Improving human papillomavirus vaccine delivery a national study of parents and their adolescent sons
PURPOSE: We examined parents' and adolescents' preferences regarding potential strategies to increase human papillomavirus (HPV) vaccination rates, including offering the vaccine in alternative settings, concomitant administration of vaccines, and optimizing the structure of vaccination medical visits.
METHODS: A national sample of U.S. parents of adolescent boys aged 11-17 years (n = 506) and their sons (n = 391) completed online surveys in August and September 2010. We used analysis of variance for mixed designs to examine preferences for vaccination settings.
RESULTS: Parents and sons were most comfortable with sons receiving HPV vaccine in a doctor's office. Parents of sons who had not visited their regular health care providers in the past year were more comfortable with sons receiving HPV vaccine at a public clinic (p < .001) or school (p < .05) compared with parents whose sons had recent visits. Results from the son survey showed a similar pattern. Parents and sons reported moderate levels of acceptability of concomitant administration. They most preferred to have the three HPV vaccine shots administered during brief nurse visits.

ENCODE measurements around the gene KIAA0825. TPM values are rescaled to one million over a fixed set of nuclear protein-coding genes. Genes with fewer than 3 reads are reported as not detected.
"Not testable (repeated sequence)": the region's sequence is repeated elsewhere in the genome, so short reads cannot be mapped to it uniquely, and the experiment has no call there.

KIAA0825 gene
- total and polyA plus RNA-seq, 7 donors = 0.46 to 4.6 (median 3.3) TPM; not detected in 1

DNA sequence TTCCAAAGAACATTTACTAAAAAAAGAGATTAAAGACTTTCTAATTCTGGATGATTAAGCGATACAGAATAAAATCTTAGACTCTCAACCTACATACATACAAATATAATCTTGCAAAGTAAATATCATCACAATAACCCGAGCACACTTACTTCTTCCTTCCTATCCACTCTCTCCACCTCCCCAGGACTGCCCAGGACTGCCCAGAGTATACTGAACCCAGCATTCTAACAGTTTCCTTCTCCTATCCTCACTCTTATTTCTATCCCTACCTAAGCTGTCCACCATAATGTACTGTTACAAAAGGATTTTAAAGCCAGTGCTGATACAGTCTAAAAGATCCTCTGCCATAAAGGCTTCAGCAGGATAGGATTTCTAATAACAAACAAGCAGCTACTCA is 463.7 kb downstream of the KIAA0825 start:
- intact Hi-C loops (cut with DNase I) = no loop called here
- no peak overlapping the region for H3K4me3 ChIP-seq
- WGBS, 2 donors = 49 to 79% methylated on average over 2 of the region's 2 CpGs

CONCLUSIONS: Offering HPV vaccine in alternative settings and administering it with other recommended adolescent vaccines may increase uptake among adolescent boys. Parents and sons may prefer HPV vaccines be administered during brief nurse visits.
Reiter, P. L., McRee, A-L., Pepper, J. K., Chantala, K., & Brewer, N. T. (2012). Improving human papillomavirus vaccine delivery: a national study of parents and their adolescent sons. Journal of Adolescent Health, 51(1), 32-7. DOI: 10.1016/j.jadohealth.2012.01.006